The School is named after the pioneering French astrophysicist Daniel Chalonge (1895-1977) for his work in experimental and theoretical astrophysics. Precursor and creator in France of stellar spectroscopy and precision spectrophotometry, he worked on the conception and construction of new instruments like the hydrogen tube and the microphotometer named after him. His main contributions include : study of the continuum spectrum of atomic hydrogen in stars, the basis of a spectral stellar classification based on two and three new parameters (position, size and gradient flux of the Balmer discontinuity), and accurate measurements of the atmosphere ozone layer.
He was a personality of his time, one of the founders of the Institut d'Astrophysique de Paris. He also worked at the Observatoire de Paris, at the Observatoire d'Haute Provence, and at the Jungfraujoch Scientific Station in Switzerland, where particle physics experiments (such as the Manchester-Cern collaboration) were performed.
A museum dedicated to Daniel Chalonge was inaugurated during the First Course of this School, in September 1-8 1991. The "Daniel Chalonge Museum, Erice, City of Science", is located at the San Domenico Institute of the Ettore Majorana Centre. It exhibits a permanent collection of pictures, documents and instruments retracing the work of D. Chalonge and the institutions where he worked.
The "Ettore Majorana" International Centre for Scientific Culture, a non-profit organisation, takes its inspiration from the outstanding Italian physicist, born in Sicily (1906-1936), after whom the Centre was named.
Embracing about 100 Schools covering all branches of Science, the Centre is situated in the old premedieval city of Erice where two restored monasteries and the ancient Palazzo Ventimiglia -former residence of the Viceroys of Sicily, now a convent named after San Francesco- provide a setting appropriated to high intellectual endeavour.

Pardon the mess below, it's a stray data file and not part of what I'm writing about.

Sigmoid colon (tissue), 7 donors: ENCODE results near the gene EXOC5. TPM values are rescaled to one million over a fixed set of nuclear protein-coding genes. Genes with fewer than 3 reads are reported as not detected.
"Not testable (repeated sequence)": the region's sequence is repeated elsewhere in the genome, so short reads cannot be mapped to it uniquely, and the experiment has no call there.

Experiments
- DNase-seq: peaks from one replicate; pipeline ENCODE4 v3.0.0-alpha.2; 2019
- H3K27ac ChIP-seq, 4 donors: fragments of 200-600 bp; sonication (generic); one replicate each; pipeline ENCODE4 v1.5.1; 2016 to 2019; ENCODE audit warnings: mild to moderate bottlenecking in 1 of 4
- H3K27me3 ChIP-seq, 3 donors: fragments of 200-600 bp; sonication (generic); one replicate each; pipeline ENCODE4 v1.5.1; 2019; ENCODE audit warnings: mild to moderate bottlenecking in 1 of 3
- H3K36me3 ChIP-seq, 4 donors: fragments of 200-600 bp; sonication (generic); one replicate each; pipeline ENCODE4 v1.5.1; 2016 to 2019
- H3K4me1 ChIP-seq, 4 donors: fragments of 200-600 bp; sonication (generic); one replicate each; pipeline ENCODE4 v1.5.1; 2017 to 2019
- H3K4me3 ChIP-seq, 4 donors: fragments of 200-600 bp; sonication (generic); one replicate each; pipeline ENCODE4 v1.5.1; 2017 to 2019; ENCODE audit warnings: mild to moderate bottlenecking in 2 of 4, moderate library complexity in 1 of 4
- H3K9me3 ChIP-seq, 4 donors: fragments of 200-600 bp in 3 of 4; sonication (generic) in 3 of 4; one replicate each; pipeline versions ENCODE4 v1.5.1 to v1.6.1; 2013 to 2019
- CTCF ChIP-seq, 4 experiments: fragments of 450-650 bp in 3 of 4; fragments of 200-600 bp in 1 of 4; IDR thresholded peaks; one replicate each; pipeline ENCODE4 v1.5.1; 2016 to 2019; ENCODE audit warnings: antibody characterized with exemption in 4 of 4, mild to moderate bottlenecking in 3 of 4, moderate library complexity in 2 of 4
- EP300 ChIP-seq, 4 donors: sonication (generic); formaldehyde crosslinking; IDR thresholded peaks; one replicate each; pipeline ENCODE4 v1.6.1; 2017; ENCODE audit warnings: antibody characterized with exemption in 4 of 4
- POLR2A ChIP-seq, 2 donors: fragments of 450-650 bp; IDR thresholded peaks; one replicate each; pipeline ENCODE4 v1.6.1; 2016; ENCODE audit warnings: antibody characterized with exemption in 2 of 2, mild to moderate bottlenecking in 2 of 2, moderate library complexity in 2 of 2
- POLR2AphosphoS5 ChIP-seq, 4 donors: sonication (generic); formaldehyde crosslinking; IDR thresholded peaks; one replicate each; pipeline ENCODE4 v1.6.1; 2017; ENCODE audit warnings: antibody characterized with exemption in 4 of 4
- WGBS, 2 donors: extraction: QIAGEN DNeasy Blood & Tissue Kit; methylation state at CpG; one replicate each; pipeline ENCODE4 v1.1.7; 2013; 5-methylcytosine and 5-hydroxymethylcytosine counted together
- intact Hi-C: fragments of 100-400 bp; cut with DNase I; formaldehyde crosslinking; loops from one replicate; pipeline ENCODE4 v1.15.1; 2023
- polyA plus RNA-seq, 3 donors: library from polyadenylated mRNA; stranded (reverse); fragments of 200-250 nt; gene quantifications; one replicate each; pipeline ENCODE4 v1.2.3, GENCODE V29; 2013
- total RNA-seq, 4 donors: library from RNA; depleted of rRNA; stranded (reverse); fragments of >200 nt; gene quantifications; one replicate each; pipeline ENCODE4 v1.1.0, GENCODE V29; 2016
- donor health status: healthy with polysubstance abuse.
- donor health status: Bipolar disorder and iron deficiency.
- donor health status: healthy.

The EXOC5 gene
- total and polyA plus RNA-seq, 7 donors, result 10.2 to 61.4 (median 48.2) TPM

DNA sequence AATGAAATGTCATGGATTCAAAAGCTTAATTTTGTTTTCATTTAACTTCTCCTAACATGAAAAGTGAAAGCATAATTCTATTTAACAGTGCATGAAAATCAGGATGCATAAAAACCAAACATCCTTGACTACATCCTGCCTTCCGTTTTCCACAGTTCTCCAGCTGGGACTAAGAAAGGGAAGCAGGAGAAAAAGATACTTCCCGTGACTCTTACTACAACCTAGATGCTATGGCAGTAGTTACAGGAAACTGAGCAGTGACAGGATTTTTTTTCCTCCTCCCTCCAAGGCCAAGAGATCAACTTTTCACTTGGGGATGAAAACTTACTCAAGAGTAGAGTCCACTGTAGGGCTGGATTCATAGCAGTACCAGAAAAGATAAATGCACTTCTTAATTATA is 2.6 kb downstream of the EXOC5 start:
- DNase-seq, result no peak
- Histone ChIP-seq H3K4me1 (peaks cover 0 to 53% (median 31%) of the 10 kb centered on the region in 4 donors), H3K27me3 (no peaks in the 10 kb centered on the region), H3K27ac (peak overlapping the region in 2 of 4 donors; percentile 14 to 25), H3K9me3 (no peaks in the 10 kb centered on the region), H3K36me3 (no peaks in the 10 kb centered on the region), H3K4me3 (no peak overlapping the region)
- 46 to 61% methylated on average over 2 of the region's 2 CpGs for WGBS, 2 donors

The "P.A.M. Dirac" Lecture Hall is at the San Domenico Institute; the main Secretariat is at the San Rocco Institute where there is the "Richard Feynman" lecture hall.
A discussion hall named after Olof Palme is located on the top floor of the San Domenico Institute, where a magnificent view from Erice towards "Monte Cofano" can be admired.
Other lecture halls are to be found at the San Francesco Institute.
There are living quarters in all the three Institutes for the persons attending the Courses of the Centre.
The Erice Station of the Seismological Network of the World Laboratory is at the San Rocco Institute. The "Daniel Chalonge Museum" and the "Paul A. M. Dirac Museum" are at the San Domenico Institute.
ORGANIZATION OF THE COURSES
All Lectures will take place in the "P.A.M. Dirac" Lecture Hall at the San Domenico Institute.
There will be three lectures in the morning and three or four lectures in the afternoon.
All Lectures are plenary, have the same duration and are followed by a discussion.
There will be a break of 30 minutes in the morning and a break of 30 minutes in the afternoon. There will be at least a whole free day for Excursion, and a farewell party.
The detailed timetable of the Course will be available in Erice.